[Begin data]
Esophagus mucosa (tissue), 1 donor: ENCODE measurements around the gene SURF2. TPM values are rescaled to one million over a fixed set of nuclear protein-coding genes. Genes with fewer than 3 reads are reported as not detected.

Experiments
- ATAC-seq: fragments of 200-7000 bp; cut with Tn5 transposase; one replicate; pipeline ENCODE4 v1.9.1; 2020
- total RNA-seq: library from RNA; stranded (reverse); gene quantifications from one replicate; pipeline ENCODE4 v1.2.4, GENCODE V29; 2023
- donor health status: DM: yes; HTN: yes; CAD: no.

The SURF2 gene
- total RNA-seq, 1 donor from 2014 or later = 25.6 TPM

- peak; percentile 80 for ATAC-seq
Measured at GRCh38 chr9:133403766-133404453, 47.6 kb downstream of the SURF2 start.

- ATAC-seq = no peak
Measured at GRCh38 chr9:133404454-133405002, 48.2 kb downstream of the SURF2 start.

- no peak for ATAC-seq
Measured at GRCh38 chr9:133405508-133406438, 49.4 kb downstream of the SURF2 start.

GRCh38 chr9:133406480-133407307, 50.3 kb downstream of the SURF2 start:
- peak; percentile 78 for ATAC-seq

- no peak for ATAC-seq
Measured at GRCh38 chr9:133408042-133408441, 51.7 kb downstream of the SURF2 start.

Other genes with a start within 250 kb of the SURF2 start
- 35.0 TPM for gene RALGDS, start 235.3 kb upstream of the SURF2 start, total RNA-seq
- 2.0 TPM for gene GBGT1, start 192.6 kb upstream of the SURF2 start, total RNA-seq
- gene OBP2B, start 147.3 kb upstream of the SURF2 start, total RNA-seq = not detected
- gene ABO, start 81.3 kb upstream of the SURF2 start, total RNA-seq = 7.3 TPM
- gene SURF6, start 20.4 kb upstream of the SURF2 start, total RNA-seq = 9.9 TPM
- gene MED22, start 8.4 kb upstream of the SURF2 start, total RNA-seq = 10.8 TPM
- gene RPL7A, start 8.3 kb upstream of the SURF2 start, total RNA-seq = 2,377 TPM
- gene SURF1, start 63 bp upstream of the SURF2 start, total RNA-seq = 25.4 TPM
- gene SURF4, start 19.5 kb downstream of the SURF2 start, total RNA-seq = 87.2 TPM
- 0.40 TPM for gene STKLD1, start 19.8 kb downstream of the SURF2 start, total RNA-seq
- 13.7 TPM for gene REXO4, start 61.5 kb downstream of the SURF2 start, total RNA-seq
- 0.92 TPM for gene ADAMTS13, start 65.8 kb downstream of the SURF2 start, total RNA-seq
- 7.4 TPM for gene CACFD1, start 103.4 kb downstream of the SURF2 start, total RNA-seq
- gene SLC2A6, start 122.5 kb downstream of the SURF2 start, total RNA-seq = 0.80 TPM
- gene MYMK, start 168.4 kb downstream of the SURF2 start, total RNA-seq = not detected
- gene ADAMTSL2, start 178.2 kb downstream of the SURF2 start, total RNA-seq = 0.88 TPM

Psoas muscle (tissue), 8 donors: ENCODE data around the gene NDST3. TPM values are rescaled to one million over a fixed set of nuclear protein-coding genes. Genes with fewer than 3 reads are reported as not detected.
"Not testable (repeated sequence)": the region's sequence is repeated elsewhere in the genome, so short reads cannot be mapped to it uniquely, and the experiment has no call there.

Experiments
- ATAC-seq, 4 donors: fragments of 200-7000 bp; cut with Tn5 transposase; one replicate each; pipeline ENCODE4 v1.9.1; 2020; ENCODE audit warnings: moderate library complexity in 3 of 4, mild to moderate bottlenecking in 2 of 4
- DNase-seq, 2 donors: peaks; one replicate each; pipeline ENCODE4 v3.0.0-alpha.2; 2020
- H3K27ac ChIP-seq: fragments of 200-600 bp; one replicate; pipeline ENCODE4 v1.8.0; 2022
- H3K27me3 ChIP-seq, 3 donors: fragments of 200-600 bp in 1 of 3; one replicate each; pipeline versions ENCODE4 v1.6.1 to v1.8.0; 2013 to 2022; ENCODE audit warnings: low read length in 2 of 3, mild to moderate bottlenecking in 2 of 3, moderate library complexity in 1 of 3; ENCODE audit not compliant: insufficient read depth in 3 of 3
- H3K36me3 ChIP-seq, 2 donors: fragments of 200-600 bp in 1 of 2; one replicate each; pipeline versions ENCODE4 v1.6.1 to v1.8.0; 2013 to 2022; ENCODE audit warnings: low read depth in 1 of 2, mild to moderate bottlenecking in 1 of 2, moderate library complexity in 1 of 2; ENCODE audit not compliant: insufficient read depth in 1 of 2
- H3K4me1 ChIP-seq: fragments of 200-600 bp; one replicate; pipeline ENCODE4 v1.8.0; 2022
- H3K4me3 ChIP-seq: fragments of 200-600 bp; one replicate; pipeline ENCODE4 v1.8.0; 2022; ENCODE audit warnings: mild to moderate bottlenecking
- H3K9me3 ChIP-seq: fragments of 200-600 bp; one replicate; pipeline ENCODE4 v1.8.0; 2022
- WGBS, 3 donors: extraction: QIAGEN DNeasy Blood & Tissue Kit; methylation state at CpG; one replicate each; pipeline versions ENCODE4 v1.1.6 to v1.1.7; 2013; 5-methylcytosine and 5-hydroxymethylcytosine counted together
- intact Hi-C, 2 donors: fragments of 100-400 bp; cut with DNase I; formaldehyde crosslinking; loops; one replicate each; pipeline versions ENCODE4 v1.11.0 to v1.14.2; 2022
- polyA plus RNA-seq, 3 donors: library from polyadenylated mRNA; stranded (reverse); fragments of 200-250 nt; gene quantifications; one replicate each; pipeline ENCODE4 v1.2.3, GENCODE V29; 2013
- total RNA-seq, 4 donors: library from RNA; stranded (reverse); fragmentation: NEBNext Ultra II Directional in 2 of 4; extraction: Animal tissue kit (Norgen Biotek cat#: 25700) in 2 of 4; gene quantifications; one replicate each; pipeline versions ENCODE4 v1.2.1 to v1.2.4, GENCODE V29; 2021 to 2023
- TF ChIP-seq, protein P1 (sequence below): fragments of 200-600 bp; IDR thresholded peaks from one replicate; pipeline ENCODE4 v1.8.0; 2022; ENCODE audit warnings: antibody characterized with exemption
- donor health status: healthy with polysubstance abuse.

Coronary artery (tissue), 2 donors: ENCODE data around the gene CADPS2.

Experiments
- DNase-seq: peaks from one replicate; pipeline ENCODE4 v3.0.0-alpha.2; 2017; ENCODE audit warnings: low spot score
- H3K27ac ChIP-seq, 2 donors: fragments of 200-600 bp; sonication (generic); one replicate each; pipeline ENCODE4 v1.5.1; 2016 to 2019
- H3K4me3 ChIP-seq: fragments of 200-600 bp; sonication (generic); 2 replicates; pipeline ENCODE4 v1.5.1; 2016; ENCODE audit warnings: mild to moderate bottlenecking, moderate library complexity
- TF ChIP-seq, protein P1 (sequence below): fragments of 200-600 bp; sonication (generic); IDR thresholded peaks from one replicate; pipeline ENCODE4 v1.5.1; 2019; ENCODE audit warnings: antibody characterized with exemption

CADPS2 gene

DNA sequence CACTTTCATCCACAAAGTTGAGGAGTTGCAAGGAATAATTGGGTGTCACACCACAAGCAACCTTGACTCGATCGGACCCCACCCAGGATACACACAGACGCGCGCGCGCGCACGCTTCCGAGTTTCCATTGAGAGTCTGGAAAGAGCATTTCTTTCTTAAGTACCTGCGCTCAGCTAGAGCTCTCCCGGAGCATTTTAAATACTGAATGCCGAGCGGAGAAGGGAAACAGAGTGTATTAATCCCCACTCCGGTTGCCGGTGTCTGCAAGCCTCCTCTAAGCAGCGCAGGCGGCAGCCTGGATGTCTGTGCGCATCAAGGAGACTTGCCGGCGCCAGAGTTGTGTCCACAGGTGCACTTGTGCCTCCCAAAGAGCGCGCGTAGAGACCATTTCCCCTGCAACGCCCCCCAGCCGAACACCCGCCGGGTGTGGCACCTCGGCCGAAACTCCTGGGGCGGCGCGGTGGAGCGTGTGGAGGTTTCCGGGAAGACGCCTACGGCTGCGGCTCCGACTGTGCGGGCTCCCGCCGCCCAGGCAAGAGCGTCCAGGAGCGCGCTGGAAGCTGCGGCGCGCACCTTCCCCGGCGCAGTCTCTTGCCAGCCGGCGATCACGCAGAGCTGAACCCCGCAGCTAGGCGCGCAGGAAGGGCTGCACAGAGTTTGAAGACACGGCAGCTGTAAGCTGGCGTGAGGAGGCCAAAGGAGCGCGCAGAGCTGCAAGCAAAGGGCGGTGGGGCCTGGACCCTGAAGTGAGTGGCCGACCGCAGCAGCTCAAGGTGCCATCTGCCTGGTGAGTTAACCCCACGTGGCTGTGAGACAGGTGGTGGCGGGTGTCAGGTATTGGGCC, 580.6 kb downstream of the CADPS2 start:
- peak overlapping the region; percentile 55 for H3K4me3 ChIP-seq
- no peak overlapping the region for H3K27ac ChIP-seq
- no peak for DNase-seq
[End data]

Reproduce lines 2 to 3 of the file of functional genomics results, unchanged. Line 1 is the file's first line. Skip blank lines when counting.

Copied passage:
Experiments
- ATAC-seq: fragments of 200-7000 bp; cut with Tn5 transposase; one replicate; pipeline ENCODE4 v1.9.1; 2020